Was Bhutto the Catylist for the Creation of Bangladesh ?
Zulfikar Ali Bhutto the ex-leader of the Pakistan Peoples Party is a man who ignites strong passions. Many people in Pakistan swear by his name. However many others assert that he was just a gas bag who did more harm than good for Pakistan. In this connection the role of Bhutto in the break up of Pakistan is worth examining.
Creation of Pakistan
Pakistan was carved out of India in 1947.The basis for the creation of Pakistan was the two nation theory that envisaged a separate homeland for the Moslems of the subcontinent. Pakistan emerged in two parts separated by 1500 miles of India. The two parts of Pakistan had nothing in common, except religion. The people had a different culture and spoke a different language. People in East Pakistan spoke Bengali, while in the west they spoke Urdu and Punjabi. Racially the East Pakistanis were comparatively dark-skinned and had a smaller body built than the West Pakistanis. In addition their culture was entirely different from the west. Generally they were considered inferior by the Punjabi’s. To compound matters, the resources of the eastern wing were diverted to the west. They also had much less representation in the army, police and other government jobs.
Most Pakistanis blame the Indian Prime Minister Indira Gandhi as the person who broke up Pakistan. However this is not entirely correct, though it cannot be denied that she exploited an opportunity to break up Pakistan. But the seeds of disintegration lay in Pakistan itself and ZA Bhutto will have to answer posterity for it. The important point is that the two nation theory of Jinnah and the Muslim league fell by the way side.
Victory of Sheikh Mujib
East Pakistan was the more heavily populated state in Pakistan. Thus after the removal of General Ayub Khan in 1968, it had a greater number of seats in the Pakistan parliament. Sheikh Mujibar Rehman the leader of the Awami party articulated the sentiments of Bengalis and they in one voice supported him. In the 1970 elections called by Gen Yahiya Khan, the successor of Ayub Khan, the Awami league got the majority in the Pakistan Parliament.
The Awami league won 99% of the parliamentary seats in the east and emerged with a majority and logically the Sheikh should have been invited to form the government. But ZA Bhutto whose party had won in the west was loathe to hand over power to the Bengali leader. Though he won 60% of the seats in the western wing he was in a minority and this played heavily on his psyche. He started a campaign against handing over power to the Awami party.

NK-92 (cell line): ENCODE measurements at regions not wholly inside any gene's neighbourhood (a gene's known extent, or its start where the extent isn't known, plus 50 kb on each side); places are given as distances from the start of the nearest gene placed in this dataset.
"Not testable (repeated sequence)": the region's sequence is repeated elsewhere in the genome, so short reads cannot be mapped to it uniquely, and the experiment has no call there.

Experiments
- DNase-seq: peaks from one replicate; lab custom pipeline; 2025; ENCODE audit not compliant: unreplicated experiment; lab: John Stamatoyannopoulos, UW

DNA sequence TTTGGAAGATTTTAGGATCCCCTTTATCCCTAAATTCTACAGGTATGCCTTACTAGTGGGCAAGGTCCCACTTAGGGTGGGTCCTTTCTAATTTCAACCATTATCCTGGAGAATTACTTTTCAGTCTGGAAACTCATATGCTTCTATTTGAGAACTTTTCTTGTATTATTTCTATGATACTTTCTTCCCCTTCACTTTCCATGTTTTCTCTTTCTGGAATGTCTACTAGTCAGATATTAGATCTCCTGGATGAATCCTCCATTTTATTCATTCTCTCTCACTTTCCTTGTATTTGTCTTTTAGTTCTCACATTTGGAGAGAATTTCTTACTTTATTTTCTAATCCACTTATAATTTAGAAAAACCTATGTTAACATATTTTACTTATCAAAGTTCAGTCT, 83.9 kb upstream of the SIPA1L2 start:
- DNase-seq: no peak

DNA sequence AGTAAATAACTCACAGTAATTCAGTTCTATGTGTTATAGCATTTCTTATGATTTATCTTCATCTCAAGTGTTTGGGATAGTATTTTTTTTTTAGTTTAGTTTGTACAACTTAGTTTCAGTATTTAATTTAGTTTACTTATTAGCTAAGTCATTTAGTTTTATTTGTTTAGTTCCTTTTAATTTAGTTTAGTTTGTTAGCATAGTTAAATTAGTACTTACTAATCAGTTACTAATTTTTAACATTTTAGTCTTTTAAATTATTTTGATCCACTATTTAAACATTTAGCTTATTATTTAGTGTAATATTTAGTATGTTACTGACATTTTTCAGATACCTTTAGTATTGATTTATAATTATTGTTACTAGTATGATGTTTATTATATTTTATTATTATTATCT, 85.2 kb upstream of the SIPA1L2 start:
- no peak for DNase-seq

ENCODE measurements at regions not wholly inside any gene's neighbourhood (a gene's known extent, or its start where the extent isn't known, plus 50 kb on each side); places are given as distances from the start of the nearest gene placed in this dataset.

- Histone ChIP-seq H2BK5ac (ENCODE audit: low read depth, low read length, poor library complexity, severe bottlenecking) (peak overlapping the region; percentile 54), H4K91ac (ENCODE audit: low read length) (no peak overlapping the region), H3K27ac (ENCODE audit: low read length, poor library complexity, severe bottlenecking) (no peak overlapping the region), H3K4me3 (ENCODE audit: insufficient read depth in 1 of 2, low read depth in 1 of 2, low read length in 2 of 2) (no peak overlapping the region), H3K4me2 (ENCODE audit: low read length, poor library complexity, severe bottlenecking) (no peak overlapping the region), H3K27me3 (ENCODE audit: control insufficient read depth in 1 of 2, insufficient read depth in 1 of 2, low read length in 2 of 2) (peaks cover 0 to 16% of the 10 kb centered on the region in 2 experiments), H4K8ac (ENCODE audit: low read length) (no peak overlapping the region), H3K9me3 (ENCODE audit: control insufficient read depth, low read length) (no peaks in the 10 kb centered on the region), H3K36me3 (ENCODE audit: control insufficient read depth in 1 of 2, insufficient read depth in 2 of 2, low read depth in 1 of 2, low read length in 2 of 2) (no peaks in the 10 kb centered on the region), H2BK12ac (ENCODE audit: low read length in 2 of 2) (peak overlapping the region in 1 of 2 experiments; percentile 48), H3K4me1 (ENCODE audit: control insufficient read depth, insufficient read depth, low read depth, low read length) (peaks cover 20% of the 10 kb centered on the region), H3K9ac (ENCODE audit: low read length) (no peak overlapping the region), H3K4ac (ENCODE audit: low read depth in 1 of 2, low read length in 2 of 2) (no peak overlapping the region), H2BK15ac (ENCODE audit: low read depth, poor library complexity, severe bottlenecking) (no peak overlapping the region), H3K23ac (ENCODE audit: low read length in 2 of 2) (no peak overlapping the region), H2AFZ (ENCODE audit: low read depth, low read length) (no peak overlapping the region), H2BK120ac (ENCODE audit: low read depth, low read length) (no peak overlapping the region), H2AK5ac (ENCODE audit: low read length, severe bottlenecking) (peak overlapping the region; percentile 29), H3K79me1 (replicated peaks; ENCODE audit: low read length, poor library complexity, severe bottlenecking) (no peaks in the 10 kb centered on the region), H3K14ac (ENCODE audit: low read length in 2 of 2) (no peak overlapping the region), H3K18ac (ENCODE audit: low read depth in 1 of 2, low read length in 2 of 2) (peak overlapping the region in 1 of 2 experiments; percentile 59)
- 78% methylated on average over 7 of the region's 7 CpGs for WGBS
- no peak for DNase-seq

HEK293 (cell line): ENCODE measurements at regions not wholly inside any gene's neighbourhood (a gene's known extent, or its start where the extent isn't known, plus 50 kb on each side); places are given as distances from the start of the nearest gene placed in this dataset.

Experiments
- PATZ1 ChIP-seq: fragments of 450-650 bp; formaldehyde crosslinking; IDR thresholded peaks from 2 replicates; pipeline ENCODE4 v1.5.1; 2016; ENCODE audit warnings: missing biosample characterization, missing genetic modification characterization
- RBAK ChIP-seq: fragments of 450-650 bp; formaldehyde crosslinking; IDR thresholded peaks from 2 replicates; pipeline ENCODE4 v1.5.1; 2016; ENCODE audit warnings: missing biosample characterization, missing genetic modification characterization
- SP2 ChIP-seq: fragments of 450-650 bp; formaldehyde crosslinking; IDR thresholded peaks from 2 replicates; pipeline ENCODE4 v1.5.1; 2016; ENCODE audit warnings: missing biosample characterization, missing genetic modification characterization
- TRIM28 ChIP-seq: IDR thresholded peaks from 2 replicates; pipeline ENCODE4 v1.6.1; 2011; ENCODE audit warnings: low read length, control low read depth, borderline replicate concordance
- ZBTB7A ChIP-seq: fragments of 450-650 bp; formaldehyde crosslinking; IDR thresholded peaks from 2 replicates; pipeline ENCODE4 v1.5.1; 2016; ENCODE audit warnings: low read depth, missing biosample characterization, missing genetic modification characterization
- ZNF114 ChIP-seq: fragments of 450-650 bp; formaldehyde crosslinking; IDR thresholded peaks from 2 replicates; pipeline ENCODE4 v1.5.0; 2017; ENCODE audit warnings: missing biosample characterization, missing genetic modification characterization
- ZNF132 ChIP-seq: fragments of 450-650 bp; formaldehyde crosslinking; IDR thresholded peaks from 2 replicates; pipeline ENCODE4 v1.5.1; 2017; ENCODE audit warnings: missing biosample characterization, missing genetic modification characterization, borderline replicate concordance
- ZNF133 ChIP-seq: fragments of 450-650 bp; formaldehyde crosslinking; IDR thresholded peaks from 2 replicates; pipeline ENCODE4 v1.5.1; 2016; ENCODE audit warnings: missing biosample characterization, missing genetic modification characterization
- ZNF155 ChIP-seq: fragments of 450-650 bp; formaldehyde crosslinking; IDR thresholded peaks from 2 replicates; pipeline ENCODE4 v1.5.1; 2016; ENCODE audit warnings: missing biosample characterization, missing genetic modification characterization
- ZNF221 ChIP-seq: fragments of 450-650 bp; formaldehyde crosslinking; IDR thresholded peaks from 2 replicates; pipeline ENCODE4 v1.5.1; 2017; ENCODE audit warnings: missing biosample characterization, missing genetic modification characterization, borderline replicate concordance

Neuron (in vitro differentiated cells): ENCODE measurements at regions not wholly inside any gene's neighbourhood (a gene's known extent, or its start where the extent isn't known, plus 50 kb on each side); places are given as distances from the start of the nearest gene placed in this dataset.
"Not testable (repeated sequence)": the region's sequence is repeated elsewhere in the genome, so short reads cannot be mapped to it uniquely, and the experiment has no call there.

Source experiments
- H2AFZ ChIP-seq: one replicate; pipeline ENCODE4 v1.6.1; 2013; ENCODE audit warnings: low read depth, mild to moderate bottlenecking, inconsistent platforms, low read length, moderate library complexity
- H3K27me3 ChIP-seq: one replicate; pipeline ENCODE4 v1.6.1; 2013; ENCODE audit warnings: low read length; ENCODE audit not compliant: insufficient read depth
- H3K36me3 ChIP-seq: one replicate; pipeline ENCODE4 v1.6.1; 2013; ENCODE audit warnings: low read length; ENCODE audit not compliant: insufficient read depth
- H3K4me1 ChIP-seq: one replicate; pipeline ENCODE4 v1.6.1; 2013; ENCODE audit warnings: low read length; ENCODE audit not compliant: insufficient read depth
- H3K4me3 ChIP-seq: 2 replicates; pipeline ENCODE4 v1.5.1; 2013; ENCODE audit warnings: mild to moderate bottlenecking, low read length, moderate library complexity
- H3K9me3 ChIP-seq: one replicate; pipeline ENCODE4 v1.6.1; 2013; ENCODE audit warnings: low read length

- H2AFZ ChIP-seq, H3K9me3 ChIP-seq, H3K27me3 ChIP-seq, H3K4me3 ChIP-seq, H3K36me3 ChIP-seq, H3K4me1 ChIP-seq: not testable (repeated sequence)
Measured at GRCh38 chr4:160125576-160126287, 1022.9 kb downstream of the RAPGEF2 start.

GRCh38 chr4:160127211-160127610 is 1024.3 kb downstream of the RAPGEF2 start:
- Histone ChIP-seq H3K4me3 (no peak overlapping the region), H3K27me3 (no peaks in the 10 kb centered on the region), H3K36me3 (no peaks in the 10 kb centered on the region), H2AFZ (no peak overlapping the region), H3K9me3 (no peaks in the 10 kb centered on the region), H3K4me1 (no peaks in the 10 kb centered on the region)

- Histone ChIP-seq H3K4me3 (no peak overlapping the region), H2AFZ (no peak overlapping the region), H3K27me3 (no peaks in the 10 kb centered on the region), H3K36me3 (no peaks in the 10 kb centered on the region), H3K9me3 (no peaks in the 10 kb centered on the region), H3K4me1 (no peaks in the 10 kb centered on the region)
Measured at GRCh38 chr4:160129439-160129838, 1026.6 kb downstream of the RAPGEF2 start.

Bhutto and the Crackdown of the Army
This was a fatal mistake. The apologists for Bhutto have never been able to explain this stand of their leader, as it precipitated the break up of Pakistan. Egged on by Bhutto, the Martial law administrator Yahiya Khan did not honor the verdict of the electorate and cases were filed against Sheik Mujibar Rehman for sedition. He was arrested and flown to Pakistan and put on trial. In the meantime Yahiya with complete support from Bhutto ordered a crackdown in the east and the Pakistan army started a campaign against the local Bengali leadership. Indira Gandhi of course took advantage of the situation and helped form the Mukti Bahini a revolutionary group, which wanted independence from Pakistan.
This action of the Army and the stand of Bhutto, that he was the winner in West Pakistan and Mujibar a winner in the east added fuel to fire. Bhutto for personal ambition egged on the army and was responsible for the break up that took place. He was a brilliant man but with a convoluted logic. Born of a Hindu mother he seemed to harbor distinct megalomaniacal tendencies. This was the one single reason he did not allow power to be handed over to Sheikh Mujib. The rest is history as the Pakistan army was resoundingly beaten and the state of Bangladesh was created.
Bhutto in turn did become the Prime Minister of Pakistan, but his own army chief (General Zia-Ul-Haq) deposed him and after a farcical trial had him hanged. Much as one sympathizes with Bhutto on his hanging, the fact remains that men who ride the tiger are eaten by the tiger at some stage.
References Zulfi Bhutto of Pakistan, His life and Times by Stanley Wolpert (1993) Harper